We have documented a number of examples in the past exposing Sikhism’s hypocrisy in living up to the claim of equality between the sexes.
In this paper, we intend to further expose the hypocrisy of equality by examining a specific ritual known as laavan carried out during the matrimonial ceremony of Anand Karaj.
Laavan involves, among other things, the bride holding on to the groom’s scarf. “The ceremony is known as Pallae Di Rasam. The father of bride gives in her hand one side of the scarf of the groom. Holding this scarf in her hand, she later follows [behind] him during the main ceremony,”  submissively and obediently as they perform circumambulation of their “divine” scripture Sri Guru Granth Sahib.
Before lambasting us for this particular assertion, we wish to bring to the attention of Sikhs similar objections and queries raised by some of their fellow faithful  over the legitimacy of this ritual vis-á-vis the claim of egalitarianism.
For example, Anju Kaur enquired in a research journal:
Similarly, Bhupinder Singh Mahal observes how some Sikh “bigots pick and choose” what they deem to be non-egalitarian acts “while all the time ignoring an obvious gender discriminatory practice inherent in Anand Karaj, the Sikh wedding ceremony. For example, during lavan [four wedding hymns] it is the bride who is made to walk behind the groom while circling around the Sri Guru Granth Sahib”.  (bold ours)
The point being made is potent and one that cannot be summarily dismissed as trivial or unjustified faultfinding. Putting aside for the moment the origin of this ritual, if men and women are supposed to be equal, why then is the groom given the role of leading the way?
As a little girl, I never understood why, if Sikh men and women are supposed to be equal, does a Sikh bride walk behind the groom during matrimonial circumambulations (laavan).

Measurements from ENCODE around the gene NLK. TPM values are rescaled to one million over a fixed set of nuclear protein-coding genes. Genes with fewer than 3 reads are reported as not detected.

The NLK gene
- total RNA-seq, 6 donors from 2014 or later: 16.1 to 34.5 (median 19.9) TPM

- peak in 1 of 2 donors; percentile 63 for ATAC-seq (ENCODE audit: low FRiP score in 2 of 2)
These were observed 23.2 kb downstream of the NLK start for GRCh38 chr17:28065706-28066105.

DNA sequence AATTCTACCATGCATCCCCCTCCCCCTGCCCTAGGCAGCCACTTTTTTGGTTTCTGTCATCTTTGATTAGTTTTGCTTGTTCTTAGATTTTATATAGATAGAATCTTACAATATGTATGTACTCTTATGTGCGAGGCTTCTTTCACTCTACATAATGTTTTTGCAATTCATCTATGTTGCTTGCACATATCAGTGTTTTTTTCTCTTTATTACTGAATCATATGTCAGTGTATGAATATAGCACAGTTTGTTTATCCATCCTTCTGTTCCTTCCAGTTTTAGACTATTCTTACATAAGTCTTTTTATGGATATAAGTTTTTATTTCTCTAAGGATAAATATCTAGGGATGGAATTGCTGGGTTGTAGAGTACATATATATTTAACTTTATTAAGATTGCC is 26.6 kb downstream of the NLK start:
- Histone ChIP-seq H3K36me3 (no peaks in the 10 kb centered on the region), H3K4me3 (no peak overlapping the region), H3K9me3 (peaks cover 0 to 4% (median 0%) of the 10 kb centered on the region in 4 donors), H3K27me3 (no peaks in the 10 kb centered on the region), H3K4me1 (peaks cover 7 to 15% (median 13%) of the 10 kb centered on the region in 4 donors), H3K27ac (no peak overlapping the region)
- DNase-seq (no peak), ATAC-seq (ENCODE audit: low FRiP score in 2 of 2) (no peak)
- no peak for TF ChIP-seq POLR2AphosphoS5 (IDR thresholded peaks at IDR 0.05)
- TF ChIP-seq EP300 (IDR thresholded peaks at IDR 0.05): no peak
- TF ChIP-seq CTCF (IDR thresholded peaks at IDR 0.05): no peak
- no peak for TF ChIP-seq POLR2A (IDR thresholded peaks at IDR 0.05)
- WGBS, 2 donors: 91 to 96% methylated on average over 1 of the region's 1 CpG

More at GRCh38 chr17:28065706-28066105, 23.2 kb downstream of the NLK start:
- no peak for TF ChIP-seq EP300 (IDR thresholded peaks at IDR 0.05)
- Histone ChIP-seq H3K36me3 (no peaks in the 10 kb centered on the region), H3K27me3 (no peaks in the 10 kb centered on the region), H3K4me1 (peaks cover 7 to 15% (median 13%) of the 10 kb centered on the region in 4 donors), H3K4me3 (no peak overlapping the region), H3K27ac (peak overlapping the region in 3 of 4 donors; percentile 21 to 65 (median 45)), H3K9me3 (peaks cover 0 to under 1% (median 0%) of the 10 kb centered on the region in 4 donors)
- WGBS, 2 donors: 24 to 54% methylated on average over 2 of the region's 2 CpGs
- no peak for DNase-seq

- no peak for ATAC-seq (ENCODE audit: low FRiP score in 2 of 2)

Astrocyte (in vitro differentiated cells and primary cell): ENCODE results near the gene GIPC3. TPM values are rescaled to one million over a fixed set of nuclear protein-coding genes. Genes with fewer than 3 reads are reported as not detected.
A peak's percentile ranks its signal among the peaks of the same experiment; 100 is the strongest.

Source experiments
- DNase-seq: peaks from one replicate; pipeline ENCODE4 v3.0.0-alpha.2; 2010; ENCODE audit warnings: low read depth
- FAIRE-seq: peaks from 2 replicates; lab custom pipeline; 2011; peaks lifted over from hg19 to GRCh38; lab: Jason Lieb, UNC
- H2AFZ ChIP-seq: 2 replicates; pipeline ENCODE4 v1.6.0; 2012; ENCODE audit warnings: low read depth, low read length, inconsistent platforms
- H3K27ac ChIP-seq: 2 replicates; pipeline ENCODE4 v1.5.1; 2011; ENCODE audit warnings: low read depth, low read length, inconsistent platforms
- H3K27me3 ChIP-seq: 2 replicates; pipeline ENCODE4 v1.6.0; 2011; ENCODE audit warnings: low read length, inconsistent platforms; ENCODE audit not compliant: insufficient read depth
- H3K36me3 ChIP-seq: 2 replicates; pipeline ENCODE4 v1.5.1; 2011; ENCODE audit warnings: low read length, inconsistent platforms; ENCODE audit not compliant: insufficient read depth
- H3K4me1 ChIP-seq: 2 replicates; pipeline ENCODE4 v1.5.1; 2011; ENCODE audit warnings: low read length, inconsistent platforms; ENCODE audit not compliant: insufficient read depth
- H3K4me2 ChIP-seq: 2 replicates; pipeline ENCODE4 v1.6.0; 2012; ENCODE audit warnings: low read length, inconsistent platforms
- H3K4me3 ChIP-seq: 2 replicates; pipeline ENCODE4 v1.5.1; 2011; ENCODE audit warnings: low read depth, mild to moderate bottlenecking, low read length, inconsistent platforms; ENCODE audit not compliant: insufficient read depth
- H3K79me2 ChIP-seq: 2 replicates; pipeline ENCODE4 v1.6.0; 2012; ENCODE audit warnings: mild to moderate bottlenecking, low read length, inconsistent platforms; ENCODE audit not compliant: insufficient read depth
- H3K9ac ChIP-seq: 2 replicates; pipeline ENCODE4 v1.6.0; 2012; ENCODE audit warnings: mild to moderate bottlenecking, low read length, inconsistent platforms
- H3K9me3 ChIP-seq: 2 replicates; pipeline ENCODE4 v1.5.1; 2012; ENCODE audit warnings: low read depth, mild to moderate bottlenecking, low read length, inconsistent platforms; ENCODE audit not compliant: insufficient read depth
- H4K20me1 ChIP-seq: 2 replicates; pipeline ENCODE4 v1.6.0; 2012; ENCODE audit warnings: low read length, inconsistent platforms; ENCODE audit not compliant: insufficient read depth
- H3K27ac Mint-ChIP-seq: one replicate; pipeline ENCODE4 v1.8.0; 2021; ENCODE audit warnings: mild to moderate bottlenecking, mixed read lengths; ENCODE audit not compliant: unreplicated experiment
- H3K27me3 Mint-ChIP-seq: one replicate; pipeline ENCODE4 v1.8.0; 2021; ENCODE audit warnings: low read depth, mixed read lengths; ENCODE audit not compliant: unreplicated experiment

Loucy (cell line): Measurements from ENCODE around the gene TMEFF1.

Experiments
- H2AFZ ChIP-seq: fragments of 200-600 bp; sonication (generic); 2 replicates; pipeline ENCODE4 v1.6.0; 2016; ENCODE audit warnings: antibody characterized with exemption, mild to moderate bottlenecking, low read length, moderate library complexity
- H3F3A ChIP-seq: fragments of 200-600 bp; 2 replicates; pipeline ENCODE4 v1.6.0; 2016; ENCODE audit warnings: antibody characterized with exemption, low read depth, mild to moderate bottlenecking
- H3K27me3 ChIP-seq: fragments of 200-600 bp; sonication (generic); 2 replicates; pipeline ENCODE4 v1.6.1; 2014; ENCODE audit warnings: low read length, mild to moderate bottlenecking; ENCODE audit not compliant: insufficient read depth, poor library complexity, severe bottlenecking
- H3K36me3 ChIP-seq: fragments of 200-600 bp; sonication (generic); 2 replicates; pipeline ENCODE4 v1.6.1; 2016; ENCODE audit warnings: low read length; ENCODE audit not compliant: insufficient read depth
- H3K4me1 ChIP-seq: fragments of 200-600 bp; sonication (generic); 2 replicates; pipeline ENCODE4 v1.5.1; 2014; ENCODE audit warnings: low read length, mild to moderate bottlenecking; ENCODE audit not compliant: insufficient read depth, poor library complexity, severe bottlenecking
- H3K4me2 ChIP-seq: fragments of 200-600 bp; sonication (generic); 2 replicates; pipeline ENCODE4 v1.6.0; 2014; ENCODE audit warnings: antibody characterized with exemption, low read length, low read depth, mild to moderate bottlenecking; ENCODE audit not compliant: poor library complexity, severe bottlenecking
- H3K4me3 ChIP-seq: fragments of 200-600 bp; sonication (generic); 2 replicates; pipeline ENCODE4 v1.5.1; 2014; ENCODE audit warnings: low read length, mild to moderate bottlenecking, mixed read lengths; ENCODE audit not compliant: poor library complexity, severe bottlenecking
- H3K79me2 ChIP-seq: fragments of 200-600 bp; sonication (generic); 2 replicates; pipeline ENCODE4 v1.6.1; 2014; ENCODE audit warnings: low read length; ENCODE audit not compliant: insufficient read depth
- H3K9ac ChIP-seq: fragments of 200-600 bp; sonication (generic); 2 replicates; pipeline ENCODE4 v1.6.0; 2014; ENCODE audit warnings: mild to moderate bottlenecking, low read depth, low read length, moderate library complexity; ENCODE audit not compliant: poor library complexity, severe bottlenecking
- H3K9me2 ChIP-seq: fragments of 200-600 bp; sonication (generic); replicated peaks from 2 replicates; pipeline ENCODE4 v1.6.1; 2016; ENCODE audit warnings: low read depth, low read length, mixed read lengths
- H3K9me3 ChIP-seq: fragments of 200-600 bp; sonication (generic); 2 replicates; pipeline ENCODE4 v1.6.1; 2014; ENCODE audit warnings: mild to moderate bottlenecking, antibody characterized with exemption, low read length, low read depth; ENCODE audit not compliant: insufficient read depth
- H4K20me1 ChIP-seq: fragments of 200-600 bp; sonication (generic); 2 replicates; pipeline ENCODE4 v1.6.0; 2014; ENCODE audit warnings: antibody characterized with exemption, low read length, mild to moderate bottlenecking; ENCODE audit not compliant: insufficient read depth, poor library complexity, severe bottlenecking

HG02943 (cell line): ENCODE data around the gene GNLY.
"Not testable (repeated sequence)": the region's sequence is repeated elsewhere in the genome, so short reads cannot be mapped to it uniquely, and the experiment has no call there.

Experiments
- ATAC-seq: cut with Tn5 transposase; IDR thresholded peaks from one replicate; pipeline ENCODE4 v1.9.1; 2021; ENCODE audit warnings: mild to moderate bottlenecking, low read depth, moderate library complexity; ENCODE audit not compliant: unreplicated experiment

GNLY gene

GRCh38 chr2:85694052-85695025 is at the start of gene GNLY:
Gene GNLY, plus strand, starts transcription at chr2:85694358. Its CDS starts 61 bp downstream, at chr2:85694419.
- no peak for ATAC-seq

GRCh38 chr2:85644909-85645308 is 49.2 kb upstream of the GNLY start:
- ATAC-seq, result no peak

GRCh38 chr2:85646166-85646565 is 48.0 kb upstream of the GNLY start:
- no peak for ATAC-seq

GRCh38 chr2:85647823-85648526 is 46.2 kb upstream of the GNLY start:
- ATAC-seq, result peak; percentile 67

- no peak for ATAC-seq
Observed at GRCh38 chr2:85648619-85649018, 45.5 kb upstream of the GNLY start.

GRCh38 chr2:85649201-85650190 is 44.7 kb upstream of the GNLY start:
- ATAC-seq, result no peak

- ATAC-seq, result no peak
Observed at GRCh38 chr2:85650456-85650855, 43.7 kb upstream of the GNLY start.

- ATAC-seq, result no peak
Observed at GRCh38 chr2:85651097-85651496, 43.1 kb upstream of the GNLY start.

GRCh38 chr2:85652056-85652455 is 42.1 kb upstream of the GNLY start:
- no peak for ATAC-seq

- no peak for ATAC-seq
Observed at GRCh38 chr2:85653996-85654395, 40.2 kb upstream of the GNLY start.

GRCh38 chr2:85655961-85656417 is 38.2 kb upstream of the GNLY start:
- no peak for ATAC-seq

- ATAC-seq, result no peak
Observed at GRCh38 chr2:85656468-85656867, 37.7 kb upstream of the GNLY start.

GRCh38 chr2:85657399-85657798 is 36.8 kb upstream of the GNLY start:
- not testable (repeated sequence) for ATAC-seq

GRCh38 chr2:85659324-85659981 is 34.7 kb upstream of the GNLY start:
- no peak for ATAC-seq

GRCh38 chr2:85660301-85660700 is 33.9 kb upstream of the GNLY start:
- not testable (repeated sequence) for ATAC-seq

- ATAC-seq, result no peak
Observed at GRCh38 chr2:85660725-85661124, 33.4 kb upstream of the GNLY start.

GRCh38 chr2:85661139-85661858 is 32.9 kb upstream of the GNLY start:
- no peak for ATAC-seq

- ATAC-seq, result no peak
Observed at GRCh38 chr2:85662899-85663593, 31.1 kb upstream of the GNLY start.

The Gurus Lead the Way
Given that the couple circumambulate SGGS four times, would it not be closer to equality if, hypothetically speaking, the first two rounds were led by the groom and the last two led by the bride, or vice-versa? Alternatively, how about if the bride and groom were to make these circuits side-by-side?
If, on the other hand, this ritual does indeed find its origin with any of the Gurus, then it would certainly be deemed an act of heresy for any Sikh to suggest, let alone attempt, amending or rejecting it altogether. In this case, Sikhs would be obliged to issue an apologetic that accounts for two consequential objections:
- How this seemingly non-egalitarian act of laavan can be reconciled with the principle of equality?
- And how such a ritual could have been instantiated by a Guru who was supposed to be both a champion of women’s rights and the best practitioner of this principle?
Furthermore, this potential catch-22 seems to be an actual one when one examines the evidences since it appears that this ritual of inequality was indeed put into practice by a Guru:
Later Guru Ram Das, the fourth Guru of the Sikhs, elaborated the idea by composing four hymns which he named ‘Lava’ and called upon his followers to sing them on the occasion of marriage. The word ‘Lava’ literally means ‘to unite’. 
According to Duggal:
The Guru appreciated his devotee’s predicament and without asking for the Janam Patris or minding caste or any other considerations had the wedding performed in accompaniment of the recitation from Anand Saheb, a Sikh scripture.
It was later formalised by Guru Ram Das who “instead of the seven Hindu perambulations reduced the ceremonial to four rounds”. 
This act was later “formally legalised by the British Government in 1909 by passing the Anand Karaj Act”. 
Dr Talwar insists:
And so the formal procedures for this ceremony were incorporated into the Rehat Maryada compiled in the first half of the 20th century:
Hence, you find this mentioned by a number of Sikh scholars and academics. The Sikh Encyclopedia elaborates on the whole process of Anand Karaj until it comes to state:
Guru Nanak … wrote Mool Mantar on a paper, placed it on a low stool, and performed Lavan – went around it four times, followed by the girl. – Dr Kulwant Singh Khokhar